This video is of a Baja Warrior Minibike that I have for sale. It’s equipped with a 212cc Predator clone engine and a Torque converter. It’s priced at 250 bucks absolutely 100% firm picked up here in Hartsville S.C. I’ve had a blast with it and now it is for a new owner to enjoy it!
Here’s what came in the box. I ordered it from GoKarts USA mainly because it was listed as being a direct bolt on fit to directly replace the cheesy jackshaft plate & tensioner that this minibike came with. Despite what is said on some of the forums around the internet, this is a good quality unit that is made right here in the good old U.S.A. Yeah sure it’s got a couple of imported components in it, but suck it up sunshine that’s just the way the world is, we’re all on one rapidly shrinking planet and the market place is making it smaller everyday despite the best attempts by idiot politicians and knuckle dragging nationalists to stop it. Still it’s nice to see something made here that is of good quality and is price competitive. The backing plate is especially well machined & finished to the point that it is almost a shame to cover it up with a belt guard.
Now this is not going to be a full complete step by step set of installation instructions, just an overview with a few tips. If have lost your kit instructions or have purchased a second hand unit without instructions please click here to get a set from the GTC website. As always you may click on any picture here for a larger view.
First you have to remove the original plate with the factory clutch & intermediate sprocket.
Make sure you remove all of the spacers from the end of the crankshaft, if you are doing this to an older engine oxidation may cause the spacer to look like an integral part of the crankshaft. If you don’t remove it the drive pulley won’t line up and you’ll be scratching your head for a few minutes like I was.
This tab is no longer used and will have to be flattened or removed for the torque converter to fit.
The kit comes with longer bolts to mount the plate if needed.
This particular installation just reused the stock bolts
A picture of the driven shaft with the snap ring and washer installed.
Here it has been started through back of the mounting plate.
Next get the chain sprocket, key & spacer,
and slide them onto the driven shaft as shown here.
The next shot shows the driven pulley with it’s associated hardware, slide it all into place and install the nut finger tight at this time.
Here is the driving pulley & the belt. When you cut the tie wrap to install it take not of how the various parts & pieces fit together so you can re-install them correctly.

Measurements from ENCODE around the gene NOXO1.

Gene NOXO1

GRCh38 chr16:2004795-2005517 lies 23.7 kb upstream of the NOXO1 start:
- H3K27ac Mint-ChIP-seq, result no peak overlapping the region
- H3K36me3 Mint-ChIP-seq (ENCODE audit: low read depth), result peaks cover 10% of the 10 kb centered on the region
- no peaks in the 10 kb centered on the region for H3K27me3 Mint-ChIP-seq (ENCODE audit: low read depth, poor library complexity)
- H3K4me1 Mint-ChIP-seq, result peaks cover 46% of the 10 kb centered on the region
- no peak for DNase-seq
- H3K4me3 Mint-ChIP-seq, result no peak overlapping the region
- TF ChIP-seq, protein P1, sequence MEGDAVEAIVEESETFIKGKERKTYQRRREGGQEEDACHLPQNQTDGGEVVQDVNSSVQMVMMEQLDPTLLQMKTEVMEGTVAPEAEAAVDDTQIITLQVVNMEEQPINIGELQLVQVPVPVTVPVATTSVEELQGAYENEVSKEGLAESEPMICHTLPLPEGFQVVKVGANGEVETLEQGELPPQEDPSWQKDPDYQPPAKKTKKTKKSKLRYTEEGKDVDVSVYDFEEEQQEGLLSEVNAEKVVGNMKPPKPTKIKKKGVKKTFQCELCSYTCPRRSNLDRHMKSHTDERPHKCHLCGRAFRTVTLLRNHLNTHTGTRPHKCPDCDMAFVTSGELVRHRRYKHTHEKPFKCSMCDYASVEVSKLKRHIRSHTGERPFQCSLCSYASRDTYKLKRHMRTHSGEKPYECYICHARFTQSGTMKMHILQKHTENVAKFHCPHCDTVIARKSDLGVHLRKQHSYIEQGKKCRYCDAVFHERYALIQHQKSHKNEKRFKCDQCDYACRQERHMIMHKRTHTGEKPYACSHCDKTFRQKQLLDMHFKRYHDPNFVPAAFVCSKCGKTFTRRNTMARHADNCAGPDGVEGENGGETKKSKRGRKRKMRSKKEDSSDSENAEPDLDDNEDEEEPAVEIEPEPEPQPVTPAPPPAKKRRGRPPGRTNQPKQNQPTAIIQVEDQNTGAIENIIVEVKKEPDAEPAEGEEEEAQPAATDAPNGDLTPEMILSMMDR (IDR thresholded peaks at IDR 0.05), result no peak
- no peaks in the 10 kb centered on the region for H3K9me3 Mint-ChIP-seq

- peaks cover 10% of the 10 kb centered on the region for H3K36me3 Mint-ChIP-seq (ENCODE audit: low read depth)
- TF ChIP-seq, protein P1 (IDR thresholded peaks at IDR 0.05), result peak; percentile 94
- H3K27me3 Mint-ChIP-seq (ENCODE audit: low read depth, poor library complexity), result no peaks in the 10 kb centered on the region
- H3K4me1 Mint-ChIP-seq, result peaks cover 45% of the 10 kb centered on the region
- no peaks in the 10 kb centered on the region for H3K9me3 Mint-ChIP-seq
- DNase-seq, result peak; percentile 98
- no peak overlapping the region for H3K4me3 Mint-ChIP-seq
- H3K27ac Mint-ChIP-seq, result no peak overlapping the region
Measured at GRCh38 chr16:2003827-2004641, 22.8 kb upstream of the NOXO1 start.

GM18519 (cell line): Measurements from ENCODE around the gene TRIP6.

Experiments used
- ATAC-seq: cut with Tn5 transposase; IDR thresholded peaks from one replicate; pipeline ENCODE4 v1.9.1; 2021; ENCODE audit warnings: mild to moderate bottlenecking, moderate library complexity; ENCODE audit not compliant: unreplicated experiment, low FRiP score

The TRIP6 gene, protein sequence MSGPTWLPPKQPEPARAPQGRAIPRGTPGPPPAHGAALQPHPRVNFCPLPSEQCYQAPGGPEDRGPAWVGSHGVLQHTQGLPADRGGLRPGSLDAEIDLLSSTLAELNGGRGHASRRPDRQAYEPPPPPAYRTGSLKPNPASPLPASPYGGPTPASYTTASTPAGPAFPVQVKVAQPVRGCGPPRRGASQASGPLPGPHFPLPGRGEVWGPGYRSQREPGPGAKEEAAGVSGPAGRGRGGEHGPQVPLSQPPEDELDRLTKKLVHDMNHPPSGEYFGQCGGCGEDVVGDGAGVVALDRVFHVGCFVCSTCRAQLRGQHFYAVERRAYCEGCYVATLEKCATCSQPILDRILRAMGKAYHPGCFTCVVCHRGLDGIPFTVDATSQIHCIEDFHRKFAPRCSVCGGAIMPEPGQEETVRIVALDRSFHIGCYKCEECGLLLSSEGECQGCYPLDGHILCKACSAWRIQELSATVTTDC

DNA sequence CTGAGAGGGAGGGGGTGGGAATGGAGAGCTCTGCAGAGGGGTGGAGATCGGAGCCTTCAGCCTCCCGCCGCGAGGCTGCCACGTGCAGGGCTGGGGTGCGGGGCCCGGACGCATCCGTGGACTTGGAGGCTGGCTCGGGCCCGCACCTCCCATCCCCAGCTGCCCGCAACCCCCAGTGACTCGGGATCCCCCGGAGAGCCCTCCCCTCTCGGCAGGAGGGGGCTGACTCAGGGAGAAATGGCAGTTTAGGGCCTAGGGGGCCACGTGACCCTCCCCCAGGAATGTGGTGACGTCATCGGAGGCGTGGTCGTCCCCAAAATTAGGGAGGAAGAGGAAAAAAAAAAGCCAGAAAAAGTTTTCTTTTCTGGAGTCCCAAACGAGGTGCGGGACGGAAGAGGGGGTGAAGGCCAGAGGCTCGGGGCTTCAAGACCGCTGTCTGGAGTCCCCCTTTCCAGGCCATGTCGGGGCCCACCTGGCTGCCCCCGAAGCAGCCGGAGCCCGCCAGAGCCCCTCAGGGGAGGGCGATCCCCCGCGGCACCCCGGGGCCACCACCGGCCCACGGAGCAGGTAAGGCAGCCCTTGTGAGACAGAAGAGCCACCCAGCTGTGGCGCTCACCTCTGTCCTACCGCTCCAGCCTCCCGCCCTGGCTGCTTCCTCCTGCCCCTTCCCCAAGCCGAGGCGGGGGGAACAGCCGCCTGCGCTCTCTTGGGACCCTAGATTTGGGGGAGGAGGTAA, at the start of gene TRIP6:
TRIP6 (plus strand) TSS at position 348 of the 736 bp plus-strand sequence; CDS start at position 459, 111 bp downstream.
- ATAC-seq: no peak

I should have cleaned up the screw threads in this hole before I got this far, be sure to learn from my mistakes. BTW your engine must have an existing tapped hole in he end of the crankshaft or you cannot install a torque convertor. Be sure to check this before you spend your money as a few of the Honda clone engines are missing this feature.
The other drive pulley parts
Stick the belt into place & begin assembling the drive pulley onto the end of the crankshaft.
Now that you’ve gotten everything assembled it is time to tighten it all down.
You really need to use a torque wrench and tighten the bolts & nuts to the torque specified in the instructions. Even a cheap one is more than good enough for everything the average home mechanic will ever do. If you over tighten the nut on the driven shaft it will pop the snap ring loose from the other side. Sure GTC could redesign the shaft to eliminate the snap ring but are you prepared to pay an additional 20 or 30 dollars for the kit to cover the cost of the additional machining and wasted material? Just use a torque wrench and you won’t have to worry about it.
I did this install several months ago and have been driving this thing around the farm at least two or three times a week. While it did not transform my otherwise nearly stock MB165 into a 50 mph speed demon it did bump the top speed up enough to be much faster than a stock Baja minibike. Perhaps on a smooth surface with the governor removed it would but it is already able to outrun it’s own steering and stability out here in the deep soft sand & mud where I live.
Four months ago when I installed this it was purely out of curiosity to see if it would really be an improvement, and it really is. The initial low speed engagement is much smoother than with a factory clutch allowing it to be driven at a lower speed than was possible with the clutch, while still increasing the top speed. The belt has proven durable and still looks fine after four months of hauling my big 200+ pound ass around the farm, down the dirt road, through the woods. And when it does eventually wear out the belt is a little over half the price of a factory clutch. So is this worth spending the extra $200 buck on? If you are serious about actually riding your minibike, the answer is yes especially since the GTC TC2 is a direct bolt on that does not require engine mounting spacers to fit a stock Baja frame. Granted at this price it should come with the plastic belt guard but that really is my only complaint. At this time I’m running mine without the guard for a cool but possibly dangerous open primary look, but I don’t let kids ride it either.
Here’s a little video of the completed minibike so you can see how it works.
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